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Temperature significant change COVID-19 Transmission in 429 cities

By Mao Wang, Aili Jiang, Lijuan Gong, Lina Lu, Wenbin Guo, Chuyi Li, Jing Zheng, Chaoyong Li, Bixing Yang, Jietong Zeng, Youping Chen, Ke Zheng, Hongyan Li

Posted 25 Feb 2020
medRxiv DOI: 10.1101/2020.02.22.20025791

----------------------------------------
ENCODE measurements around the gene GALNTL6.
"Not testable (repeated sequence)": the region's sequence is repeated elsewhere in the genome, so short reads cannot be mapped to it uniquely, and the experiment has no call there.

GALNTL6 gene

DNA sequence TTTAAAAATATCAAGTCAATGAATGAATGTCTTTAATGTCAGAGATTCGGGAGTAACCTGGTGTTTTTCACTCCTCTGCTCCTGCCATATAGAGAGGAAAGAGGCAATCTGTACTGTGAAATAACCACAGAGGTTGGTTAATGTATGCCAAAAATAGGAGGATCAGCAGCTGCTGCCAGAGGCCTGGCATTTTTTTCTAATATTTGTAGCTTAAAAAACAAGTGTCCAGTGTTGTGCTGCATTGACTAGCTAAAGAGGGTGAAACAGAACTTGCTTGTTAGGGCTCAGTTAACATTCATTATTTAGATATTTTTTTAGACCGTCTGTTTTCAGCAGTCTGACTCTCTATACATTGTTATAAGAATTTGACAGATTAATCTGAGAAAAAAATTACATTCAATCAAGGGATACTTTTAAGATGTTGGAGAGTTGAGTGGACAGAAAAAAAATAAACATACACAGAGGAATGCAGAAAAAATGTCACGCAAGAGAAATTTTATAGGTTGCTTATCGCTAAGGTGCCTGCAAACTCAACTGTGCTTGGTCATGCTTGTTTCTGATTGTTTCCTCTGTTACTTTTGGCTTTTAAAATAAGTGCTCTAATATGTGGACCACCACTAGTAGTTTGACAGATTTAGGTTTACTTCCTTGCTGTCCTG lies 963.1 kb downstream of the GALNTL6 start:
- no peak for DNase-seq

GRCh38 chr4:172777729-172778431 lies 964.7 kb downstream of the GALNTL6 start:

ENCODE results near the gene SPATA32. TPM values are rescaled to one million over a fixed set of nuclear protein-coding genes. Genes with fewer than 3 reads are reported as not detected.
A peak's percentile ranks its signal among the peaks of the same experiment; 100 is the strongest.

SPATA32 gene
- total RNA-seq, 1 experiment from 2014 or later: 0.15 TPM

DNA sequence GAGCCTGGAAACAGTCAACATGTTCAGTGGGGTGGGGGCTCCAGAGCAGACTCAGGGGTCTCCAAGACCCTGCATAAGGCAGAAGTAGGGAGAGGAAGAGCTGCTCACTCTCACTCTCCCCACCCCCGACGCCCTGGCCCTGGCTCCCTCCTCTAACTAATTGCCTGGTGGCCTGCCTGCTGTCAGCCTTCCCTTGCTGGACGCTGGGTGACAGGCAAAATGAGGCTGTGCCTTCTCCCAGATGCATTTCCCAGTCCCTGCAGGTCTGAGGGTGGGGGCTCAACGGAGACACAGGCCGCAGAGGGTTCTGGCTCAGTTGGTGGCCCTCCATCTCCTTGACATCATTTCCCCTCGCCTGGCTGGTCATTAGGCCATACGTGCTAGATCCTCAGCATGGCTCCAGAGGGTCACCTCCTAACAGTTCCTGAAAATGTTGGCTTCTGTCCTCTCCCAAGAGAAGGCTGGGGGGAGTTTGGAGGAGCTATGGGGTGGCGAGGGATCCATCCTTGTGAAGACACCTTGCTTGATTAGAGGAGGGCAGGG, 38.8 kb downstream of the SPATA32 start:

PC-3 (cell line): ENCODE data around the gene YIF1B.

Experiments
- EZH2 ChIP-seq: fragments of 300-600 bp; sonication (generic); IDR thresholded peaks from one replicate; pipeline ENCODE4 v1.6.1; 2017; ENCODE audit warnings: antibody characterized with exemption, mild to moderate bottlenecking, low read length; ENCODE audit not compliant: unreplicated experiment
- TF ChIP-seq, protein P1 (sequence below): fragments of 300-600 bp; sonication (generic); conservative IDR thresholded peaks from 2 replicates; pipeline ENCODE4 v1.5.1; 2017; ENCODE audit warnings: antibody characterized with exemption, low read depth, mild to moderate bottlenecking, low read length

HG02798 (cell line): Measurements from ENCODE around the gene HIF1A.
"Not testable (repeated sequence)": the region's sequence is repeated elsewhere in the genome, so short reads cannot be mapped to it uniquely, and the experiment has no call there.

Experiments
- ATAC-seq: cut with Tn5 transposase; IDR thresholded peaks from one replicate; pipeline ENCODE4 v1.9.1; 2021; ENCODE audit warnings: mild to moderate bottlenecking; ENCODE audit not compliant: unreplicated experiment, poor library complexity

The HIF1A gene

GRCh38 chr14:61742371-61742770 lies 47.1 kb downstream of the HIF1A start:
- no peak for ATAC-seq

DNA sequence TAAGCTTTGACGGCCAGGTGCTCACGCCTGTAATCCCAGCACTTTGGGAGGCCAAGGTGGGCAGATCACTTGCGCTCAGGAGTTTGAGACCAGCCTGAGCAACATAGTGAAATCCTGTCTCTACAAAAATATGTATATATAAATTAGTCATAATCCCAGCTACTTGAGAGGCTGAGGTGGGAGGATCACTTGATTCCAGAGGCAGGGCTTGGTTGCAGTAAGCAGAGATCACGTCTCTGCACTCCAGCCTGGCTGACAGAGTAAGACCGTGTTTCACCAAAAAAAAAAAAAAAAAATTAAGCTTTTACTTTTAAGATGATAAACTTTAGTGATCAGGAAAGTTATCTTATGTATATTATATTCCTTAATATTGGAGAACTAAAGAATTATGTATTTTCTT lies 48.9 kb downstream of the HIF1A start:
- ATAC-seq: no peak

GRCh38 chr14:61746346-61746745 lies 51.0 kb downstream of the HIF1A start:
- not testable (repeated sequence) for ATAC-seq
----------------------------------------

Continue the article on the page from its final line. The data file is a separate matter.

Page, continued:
BackgroundThere is no evidence supporting that temperature changes COVID-19 transmission. MethodsWe collected the cumulative number of confirmed cases of all cities and regions affected by COVID-19 in the world from January 20 to February 4, 2020, and calculated the daily means of the average, minimum and maximum temperatures in January. Then, restricted cubic spline function and generalized linear mixture model were used to analyze the relationships. ResultsThere were in total 24,139 confirmed cases in China and 26 overseas countries. In total, 16,480 cases (68.01%) were from Hubei Province. The lgN rose as the average temperature went up to a peak of 8.72{degrees}C and then slowly declined. The apexes of the minimum temperature and the maximum temperature were 6.70{degrees}C and 12.42{degrees}C respectively. The curves shared similar shapes. Under the circumstance of lower temperature, every 1{degrees}C increase in average, minimum and maximum temperatures led to an increase of the cumulative number of cases by 0.83, 0.82 and 0.83 respectively. In the single-factor model of the higher-temperature group, every 1{degrees}C increase in the minimum temperature led to a decrease of the cumulative number of cases by 0.86. ConclusionThe study found that, to certain extent, temperature could significant change COVID-19 transmission, and there might be a best temperature for the viral transmission, which may partly explain why it first broke out in Wuhan. It is suggested that countries and regions with a lower temperature in the world adopt the strictest control measures to prevent future reversal.

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